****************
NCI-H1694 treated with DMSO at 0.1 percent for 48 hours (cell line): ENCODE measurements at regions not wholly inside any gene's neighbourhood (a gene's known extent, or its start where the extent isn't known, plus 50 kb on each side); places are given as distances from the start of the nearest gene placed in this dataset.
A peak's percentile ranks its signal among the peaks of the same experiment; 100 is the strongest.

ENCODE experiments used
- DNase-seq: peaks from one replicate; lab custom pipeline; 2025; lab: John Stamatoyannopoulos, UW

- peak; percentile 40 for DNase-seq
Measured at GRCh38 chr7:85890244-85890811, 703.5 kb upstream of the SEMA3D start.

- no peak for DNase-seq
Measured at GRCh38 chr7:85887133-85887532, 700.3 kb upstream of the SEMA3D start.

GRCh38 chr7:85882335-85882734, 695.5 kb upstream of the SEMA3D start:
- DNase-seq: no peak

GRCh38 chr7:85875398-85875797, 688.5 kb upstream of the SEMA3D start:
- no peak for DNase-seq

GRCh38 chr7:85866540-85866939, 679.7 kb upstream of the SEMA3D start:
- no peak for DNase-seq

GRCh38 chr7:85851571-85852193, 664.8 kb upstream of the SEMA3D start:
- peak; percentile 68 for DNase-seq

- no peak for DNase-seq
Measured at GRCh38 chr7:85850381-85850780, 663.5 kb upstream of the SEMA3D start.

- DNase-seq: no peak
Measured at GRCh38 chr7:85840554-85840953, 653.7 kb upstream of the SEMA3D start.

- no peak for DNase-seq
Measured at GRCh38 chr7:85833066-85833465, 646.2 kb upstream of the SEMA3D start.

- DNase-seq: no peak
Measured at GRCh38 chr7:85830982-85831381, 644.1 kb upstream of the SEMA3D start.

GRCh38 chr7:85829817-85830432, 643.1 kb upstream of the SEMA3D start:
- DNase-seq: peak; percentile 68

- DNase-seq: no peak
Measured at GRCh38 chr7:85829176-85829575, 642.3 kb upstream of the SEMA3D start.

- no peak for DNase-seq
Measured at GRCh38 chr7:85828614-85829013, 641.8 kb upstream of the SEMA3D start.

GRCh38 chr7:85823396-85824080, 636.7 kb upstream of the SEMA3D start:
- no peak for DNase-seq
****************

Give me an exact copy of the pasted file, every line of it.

NCI-H1694 treated with DMSO at 0.1 percent for 48 hours (cell line): ENCODE measurements at regions not wholly inside any gene's neighbourhood (a gene's known extent, or its start where the extent isn't known, plus 50 kb on each side); places are given as distances from the start of the nearest gene placed in this dataset.
A peak's percentile ranks its signal among the peaks of the same experiment; 100 is the strongest.

ENCODE experiments used
- DNase-seq: peaks from one replicate; lab custom pipeline; 2025; lab: John Stamatoyannopoulos, UW

- peak; percentile 40 for DNase-seq
Measured at GRCh38 chr7:85890244-85890811, 703.5 kb upstream of the SEMA3D start.

- no peak for DNase-seq
Measured at GRCh38 chr7:85887133-85887532, 700.3 kb upstream of the SEMA3D start.

GRCh38 chr7:85882335-85882734, 695.5 kb upstream of the SEMA3D start:
- DNase-seq: no peak

GRCh38 chr7:85875398-85875797, 688.5 kb upstream of the SEMA3D start:
- no peak for DNase-seq

GRCh38 chr7:85866540-85866939, 679.7 kb upstream of the SEMA3D start:
- no peak for DNase-seq

GRCh38 chr7:85851571-85852193, 664.8 kb upstream of the SEMA3D start:
- peak; percentile 68 for DNase-seq

- no peak for DNase-seq
Measured at GRCh38 chr7:85850381-85850780, 663.5 kb upstream of the SEMA3D start.

- DNase-seq: no peak
Measured at GRCh38 chr7:85840554-85840953, 653.7 kb upstream of the SEMA3D start.

- no peak for DNase-seq
Measured at GRCh38 chr7:85833066-85833465, 646.2 kb upstream of the SEMA3D start.

- DNase-seq: no peak
Measured at GRCh38 chr7:85830982-85831381, 644.1 kb upstream of the SEMA3D start.

GRCh38 chr7:85829817-85830432, 643.1 kb upstream of the SEMA3D start:
- DNase-seq: peak; percentile 68

- DNase-seq: no peak
Measured at GRCh38 chr7:85829176-85829575, 642.3 kb upstream of the SEMA3D start.

- no peak for DNase-seq
Measured at GRCh38 chr7:85828614-85829013, 641.8 kb upstream of the SEMA3D start.

GRCh38 chr7:85823396-85824080, 636.7 kb upstream of the SEMA3D start:
- no peak for DNase-seq